CBS led all NFL Week 5 telecasts yesterday with a 15.7 overnight Nielsen rating for its national window, which featured Broncos-Patriots in 81% of markets. That figure is up slightly from a 15.6 overnight for the comparable window last year, which featured Jets-Patriots. Meanwhile, NBC earned an 11.7 overnight for the Chargers-Saints “SNF,” which aired opposite two MLB LDS games: Yankees-Orioles on TBS and Reds-Giants on TNT. The 11.7 overnight is down 16% from a 14.0 rating for the comparable Packers-Falcons in Week 5 last year, which did not face any MLB competition. Chargers-Saints peaked at a 12.7 rating from 11:30-11:45pm ET. The game earned a 34.3 local rating in San Diego and a 49.6 rating in New Orleans. Fox earned a 12.5 for its singleheader yesterday, up 17% from the same window last year (Austin Karp, THE DAILY).NFL WEEK 5 SUNDAY OVERNIGHTSNET
'11 GAMERAT.% +/-Fox (single)12.5 (single)10.716.8%CBS (regional)9.3 (regional)9.12.2%CBS Broncos-Patriots (81%)15.7 Jets-Patriots (81%)15.60.6%NBC Chargers-Saints11.7 Packers-Falcons14.0-16.4%
CHEERS & JEERS: In Atlanta, Michael Cunningham wrote under the header, "Fox NFL Crew Stumbles While Second-Guessing." Fox' Sam Rosen and John Lynch during yesterday's Falcons-Redskins game "piled on with bar-stool takes" after Falcons RB Jacquizz Rodgers carried for a short gain on third-and-three with the team down 10-7 in the third quarter. Rosen said, “Now that’s a strange call." Lynch added, “I don’t like the call. It’s easy to say after they don’t convert.” Cunningham noted Lynch "later praised Atlanta’s running game while pretending he hadn’t earlier slammed the Falcons for running the ball in a short-yardage situation" (AJC.com, 10/7). In Baltimore, David Zurawik wrote under the header, "CBS, Ian Eagle Almost Made the Ravens-Chiefs Game Watchable -- Almost." Zurawik: "I will take the work that Eagle did Sunday over the work of CBS Sports play-by-play announcer Greg Gumbel any day." Eagle's call was "vastly superior to Gumbel's last Ravens telecast." Zurawik wrote of Eagle's CBS broadcast partner Dan Fouts, "Most of the ex-NFL jocks on the second and third broadcast teams in the booth are lazy ... and Fouts is one of them." They "bring down the whole broadcast." Zurawik: "For every good thing the crew did, they did at least one or more wrongheaded things" (BALTIMORESUN.com, 10/7). In Tampa, Tom Jones writes, "Great get by CBS to interview NFL replacement official Lance Easley, who made the infamous call at the end of the Packers-Seahawks game." Easley said that "he did not have a doubt it was touchdown, and he still doesn't." When asked if he would work as an NFL referee again, Easley said, "In a heartbeat" (TAMPABAY.com, 10/7).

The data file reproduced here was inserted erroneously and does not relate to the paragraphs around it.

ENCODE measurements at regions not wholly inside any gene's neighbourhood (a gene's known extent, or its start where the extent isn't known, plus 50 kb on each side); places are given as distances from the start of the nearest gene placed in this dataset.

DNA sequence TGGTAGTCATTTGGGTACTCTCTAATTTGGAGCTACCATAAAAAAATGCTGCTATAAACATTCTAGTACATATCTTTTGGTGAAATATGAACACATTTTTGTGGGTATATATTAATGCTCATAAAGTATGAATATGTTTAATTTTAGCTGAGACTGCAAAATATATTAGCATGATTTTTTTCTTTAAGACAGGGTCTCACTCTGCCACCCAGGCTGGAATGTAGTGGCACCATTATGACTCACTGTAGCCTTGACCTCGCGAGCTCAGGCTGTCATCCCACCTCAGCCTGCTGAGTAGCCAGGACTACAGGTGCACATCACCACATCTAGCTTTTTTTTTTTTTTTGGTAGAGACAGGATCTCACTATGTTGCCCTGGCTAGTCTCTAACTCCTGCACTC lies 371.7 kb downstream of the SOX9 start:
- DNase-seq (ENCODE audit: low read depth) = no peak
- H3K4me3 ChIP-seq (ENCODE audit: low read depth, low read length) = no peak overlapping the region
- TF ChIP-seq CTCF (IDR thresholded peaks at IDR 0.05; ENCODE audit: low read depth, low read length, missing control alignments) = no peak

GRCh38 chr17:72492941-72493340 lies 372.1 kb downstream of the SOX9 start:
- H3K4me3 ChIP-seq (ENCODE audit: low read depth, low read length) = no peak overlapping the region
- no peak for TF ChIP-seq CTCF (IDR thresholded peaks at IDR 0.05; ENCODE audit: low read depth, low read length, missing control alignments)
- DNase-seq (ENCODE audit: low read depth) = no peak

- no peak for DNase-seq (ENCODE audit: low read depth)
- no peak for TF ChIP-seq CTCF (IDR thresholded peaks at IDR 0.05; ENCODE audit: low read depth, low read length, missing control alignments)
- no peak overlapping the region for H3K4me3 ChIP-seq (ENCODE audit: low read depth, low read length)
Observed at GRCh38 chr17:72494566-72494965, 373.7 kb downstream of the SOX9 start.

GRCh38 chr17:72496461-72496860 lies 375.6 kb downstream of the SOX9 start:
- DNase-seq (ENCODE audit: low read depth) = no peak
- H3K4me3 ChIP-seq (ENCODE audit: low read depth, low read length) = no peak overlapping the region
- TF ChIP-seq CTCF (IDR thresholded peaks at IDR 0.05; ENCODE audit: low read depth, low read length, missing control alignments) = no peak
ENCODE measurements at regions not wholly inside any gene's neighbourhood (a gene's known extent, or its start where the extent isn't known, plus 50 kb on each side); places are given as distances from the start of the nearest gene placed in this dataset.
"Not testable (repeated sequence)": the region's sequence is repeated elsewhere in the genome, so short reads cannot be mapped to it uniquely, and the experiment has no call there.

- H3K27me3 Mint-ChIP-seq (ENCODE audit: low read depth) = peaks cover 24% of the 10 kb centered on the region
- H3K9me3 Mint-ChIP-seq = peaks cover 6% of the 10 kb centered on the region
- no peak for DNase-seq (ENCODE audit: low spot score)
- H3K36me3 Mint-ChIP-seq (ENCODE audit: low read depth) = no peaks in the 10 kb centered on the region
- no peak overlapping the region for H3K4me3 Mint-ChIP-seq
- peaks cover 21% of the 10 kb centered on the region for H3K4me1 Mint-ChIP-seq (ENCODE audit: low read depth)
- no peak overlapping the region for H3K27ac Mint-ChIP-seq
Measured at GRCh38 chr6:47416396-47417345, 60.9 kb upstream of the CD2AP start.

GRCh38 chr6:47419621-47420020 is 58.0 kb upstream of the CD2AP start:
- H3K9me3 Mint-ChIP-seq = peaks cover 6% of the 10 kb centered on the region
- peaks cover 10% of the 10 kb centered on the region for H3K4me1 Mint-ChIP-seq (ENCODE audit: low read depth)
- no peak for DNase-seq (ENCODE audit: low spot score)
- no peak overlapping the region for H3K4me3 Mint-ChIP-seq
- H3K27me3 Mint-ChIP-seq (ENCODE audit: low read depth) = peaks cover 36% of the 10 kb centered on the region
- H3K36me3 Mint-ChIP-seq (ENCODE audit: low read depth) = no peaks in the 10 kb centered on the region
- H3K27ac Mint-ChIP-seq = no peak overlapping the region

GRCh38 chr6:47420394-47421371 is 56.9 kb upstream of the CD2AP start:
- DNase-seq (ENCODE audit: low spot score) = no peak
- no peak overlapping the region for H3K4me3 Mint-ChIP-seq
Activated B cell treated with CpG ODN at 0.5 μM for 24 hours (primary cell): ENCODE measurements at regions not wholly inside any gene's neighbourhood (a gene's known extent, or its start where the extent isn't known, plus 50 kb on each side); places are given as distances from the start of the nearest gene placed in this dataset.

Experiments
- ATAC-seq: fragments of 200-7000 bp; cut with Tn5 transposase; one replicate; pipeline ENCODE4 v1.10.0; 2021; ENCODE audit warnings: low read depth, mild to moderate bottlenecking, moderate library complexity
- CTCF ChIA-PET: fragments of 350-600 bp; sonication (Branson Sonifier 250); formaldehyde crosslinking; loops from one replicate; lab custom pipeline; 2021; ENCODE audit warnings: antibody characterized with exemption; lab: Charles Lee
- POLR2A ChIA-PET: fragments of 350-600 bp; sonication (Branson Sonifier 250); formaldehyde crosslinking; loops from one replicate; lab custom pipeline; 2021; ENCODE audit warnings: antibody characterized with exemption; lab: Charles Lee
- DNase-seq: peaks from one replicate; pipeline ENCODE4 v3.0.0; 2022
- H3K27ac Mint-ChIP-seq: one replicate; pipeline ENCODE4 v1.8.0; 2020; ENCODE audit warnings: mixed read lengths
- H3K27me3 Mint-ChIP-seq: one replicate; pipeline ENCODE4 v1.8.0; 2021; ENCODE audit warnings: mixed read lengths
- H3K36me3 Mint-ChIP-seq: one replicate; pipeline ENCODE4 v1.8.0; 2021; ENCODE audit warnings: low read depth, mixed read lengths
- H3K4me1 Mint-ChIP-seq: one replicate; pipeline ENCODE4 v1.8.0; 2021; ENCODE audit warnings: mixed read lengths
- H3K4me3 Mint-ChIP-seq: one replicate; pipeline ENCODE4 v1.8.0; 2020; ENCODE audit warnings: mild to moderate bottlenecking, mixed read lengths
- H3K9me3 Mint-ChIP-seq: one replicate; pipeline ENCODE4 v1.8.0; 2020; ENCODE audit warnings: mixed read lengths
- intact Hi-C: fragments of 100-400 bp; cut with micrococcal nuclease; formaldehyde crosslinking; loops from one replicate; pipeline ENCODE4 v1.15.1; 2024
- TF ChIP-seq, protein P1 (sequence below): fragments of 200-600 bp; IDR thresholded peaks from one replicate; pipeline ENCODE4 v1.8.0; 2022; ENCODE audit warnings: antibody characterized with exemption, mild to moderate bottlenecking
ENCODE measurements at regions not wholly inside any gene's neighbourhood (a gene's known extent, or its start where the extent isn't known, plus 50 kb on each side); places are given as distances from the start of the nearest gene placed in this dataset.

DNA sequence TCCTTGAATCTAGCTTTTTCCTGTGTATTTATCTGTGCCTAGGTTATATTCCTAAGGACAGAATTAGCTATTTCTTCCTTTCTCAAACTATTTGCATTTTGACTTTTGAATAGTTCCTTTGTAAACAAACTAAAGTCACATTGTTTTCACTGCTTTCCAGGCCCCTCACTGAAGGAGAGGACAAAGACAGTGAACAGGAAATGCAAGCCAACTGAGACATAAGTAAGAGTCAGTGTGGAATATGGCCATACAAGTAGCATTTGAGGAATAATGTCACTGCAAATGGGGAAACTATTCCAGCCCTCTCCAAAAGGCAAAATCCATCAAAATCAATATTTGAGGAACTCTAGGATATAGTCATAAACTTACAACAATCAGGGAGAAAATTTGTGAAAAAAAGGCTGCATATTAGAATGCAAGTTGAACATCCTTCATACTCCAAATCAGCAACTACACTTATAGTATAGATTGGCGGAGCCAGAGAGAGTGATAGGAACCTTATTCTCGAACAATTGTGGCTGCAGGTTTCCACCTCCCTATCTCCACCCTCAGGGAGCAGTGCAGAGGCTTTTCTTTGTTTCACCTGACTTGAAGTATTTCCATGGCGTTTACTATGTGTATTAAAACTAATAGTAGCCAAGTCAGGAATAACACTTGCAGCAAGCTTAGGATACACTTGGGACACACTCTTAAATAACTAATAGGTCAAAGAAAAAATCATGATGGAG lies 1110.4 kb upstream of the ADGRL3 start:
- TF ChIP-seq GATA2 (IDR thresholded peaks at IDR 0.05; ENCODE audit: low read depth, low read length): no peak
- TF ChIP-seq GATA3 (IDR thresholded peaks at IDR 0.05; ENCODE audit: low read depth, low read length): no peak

FS San Diego has "inked a deal with previous hold-out AT&T U-Verse," according to Mike Freeman of the SAN DIEGO UNION-TRIBUNE. Terms of the deal "were not disclosed," but U-Verse "will include Fox Sports San Diego for existing customers who subscribe to its U100 TV rate plan or higher." Meanwhile, talks are reportedly "ongoing between" Fox Sports and Dish Network. Time Warner Cable, with "roughly 200,000 local subscribers," is the "largest pay TV provider in the county still not carrying the network" (SAN DIEGO UNION-TRIBUNE, 10/6). In L.A., Joe Flint wrote, "That AT&T has wrapped up an agreement for Fox Sports San Diego before SportsNet and Deportes has some Time Warner Cable executives shaking their heads." Cost "clearly isn't an issue." Sources said that FS San Diego is "over $4 per subscriber per month while Time Warner Cable's is $3.95." AT&T U-Verse "has about 425,000 subscribers" in the L.A. area (LATIMES.com, 10/6). Meanwhile, four days after the Oct. 1 launch of Time Warner Cable SportsNet and the Spanish-language TWC Deportes, the company "announced a deal with Bright House Networks" (CABLEFAX DAILY, 10/8).